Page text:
Explanation of Inside Straight Draw
An inside straight draw also known as a “gutshot” is a straight draw where the card required to complete our straight appears in the middle of the structure. For example, we hold 6, 7, 9, and T, and require the Eight in order to complete our straight. We are hence relying on one specific card to come, which is generally unlikely.
Inside straight draws are hence less value than “open ended straight draws’. An open ended straight draw is where the cards required to complete our straight appear on the outside of our structure. For example, we hold 6, 7, 8 and 9. In this instance, any Ten or Five will complete our straight. We are hence roughly twice as likely to complete an open ended straight draw as opposed to an inside straight draw or gutshot.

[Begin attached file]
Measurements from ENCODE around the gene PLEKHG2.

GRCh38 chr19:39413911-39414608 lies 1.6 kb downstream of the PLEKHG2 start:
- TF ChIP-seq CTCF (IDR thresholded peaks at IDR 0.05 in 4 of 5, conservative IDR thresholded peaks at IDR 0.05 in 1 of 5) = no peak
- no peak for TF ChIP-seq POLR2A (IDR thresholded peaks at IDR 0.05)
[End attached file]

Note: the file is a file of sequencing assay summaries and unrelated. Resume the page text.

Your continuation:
Here is an example of an inside straight draw in Hold’em. Only the Queen will complete the straight.
Example of Inside Straight Draw used in a sentence -> We called the preflop 3bet and flopped an inside straight draw.
How to Use Inside Straight Draw as Part of Your Poker Strategy
The correct strategy for playing gutshots is naturally linked to the exact variant of poker we are playing. Here are some general strategic principles however -
1. Is our gutshot to the nuts? Gutshots to the nuts are always stronger than non-nut gutshots. Non-nut gutshots run the risk of being dominated when they complete.
2. If we play our gutshot aggressively, can we expect to generate a decent amount of fold-equity? Even draws with very few outs like to play aggressively if they can generate folds.
3. In Hold’em, is our gutshot formulated using one or both of our hole-cards? Two-card gutshots are always better than one-card gutshots.
4. In Omaha, does our gutshot have additional draws to go with it? Naked gutshots in Omaha are garbage, even if they are drawing to the nuts.
5. In Draw and Stud variants, what is the absolute strength of our gutshot if it hits? The higher the top card of the straight, the more valuable the straight draw.